In this regard, we note that traditional 'pay-for-hold' arrangements entered into between borrowers and lending agents may not be sufficient unless such arrangements also include some type of express set aside condition or term pursuant to which the securities held for the borrower cannot be lent out to other customers of the lending agent.
The order raises other difficult practical, accounting and recordkeeping issues for borrowers and lending agents, such as the form these arrangements must take, whether segregation or 'blocking' of securities is required, and how revenue and rebates are to be allocated amongst the parties.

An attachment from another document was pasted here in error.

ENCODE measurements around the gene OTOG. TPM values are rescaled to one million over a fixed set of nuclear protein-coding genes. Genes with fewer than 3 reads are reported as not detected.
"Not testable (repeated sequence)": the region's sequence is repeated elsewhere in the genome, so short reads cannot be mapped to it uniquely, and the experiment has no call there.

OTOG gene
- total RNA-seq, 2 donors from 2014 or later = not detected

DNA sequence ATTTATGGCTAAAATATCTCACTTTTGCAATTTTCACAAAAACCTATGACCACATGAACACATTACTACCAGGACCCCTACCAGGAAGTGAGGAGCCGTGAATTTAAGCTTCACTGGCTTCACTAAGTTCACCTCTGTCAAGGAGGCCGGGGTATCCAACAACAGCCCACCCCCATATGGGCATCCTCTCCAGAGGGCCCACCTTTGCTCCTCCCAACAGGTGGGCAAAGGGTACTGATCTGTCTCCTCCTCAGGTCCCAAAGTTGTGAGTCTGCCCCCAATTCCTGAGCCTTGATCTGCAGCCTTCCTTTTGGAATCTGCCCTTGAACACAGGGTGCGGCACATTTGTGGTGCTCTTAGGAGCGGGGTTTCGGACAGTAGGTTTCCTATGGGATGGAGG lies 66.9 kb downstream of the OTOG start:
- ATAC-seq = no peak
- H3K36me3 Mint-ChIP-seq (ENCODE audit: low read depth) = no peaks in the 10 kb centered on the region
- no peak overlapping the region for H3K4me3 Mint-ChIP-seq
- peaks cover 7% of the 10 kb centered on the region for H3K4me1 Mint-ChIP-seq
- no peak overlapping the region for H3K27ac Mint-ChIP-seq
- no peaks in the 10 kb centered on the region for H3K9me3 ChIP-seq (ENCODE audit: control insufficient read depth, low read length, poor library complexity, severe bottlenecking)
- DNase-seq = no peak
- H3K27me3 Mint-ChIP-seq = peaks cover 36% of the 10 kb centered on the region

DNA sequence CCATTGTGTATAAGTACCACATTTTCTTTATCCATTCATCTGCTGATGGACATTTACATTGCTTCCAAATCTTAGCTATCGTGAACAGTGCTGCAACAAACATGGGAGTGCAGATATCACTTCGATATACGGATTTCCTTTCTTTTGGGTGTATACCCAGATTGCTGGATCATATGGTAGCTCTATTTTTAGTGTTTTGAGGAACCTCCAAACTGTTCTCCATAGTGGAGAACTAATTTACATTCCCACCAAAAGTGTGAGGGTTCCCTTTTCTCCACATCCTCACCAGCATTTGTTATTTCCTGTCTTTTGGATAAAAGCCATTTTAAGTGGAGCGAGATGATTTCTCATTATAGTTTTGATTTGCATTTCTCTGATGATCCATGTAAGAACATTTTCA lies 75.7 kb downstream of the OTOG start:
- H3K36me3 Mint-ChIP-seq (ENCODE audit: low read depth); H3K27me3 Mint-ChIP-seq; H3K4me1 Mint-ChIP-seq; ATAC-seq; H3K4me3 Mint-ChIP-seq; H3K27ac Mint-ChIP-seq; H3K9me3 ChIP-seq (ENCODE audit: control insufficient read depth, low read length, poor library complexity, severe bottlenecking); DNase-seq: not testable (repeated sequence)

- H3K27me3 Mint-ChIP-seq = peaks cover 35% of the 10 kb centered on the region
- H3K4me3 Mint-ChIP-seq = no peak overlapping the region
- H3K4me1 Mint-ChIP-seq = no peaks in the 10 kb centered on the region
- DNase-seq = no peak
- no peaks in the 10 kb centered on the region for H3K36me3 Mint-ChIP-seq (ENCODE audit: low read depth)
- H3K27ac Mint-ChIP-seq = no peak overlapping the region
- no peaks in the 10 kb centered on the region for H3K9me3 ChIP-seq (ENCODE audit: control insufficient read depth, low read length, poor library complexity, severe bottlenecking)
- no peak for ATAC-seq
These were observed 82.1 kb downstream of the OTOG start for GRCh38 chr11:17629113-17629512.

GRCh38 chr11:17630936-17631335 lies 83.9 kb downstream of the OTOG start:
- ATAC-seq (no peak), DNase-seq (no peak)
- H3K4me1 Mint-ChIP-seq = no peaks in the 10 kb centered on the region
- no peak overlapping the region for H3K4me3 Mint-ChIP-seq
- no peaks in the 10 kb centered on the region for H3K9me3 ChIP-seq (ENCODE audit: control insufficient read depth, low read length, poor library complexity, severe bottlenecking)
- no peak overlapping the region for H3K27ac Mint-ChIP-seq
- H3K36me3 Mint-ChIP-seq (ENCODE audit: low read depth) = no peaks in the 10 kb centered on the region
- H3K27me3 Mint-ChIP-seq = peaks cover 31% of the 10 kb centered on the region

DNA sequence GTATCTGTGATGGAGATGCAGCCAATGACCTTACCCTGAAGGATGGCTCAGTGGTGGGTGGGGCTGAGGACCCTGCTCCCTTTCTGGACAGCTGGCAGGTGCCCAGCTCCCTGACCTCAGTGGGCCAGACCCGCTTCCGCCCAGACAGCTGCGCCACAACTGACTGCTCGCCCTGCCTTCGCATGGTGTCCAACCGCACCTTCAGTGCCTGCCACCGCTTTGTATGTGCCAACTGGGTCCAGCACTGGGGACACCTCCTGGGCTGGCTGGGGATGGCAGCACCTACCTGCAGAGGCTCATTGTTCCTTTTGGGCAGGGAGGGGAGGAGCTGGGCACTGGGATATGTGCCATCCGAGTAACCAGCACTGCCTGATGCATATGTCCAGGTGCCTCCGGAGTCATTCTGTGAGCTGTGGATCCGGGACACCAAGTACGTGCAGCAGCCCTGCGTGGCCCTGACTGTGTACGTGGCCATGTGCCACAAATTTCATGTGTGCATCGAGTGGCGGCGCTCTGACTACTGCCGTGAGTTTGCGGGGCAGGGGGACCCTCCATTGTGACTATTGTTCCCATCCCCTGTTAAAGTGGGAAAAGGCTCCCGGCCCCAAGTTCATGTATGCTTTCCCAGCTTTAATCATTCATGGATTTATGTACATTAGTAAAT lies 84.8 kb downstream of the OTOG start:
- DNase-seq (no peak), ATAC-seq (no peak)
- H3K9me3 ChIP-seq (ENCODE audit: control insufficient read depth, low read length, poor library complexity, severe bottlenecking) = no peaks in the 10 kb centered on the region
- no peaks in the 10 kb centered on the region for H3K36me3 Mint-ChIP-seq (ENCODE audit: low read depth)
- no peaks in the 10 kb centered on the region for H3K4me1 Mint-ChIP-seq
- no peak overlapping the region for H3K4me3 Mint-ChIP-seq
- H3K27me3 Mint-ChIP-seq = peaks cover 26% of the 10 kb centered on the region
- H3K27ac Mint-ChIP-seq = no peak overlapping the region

Of additional concern is that, without more specific guidance regarding what exactly constitutes a 'set aside,' a borrower has no assurance that a particular arrangement will not be retroactively deemed by the SEC to not constitute an adequate arrangement-to-borrow if a lender recalls the loaned securities (which is normally the right of the lender under traditional securities lending agreements) and the borrower fails to deliver on a short sale because shares that were arranged to be borrowed are no longer available to the borrower for delivery on settlement date.
We believe that a valid 'pay-for-hold' arrangement whereby a borrower pays a fee for the lender to hold or 'set aside' shares should be sufficient, even if the lender recalls the lent securities before the borrower requests them under the agreement. This needs to be addressed by the SEC, however.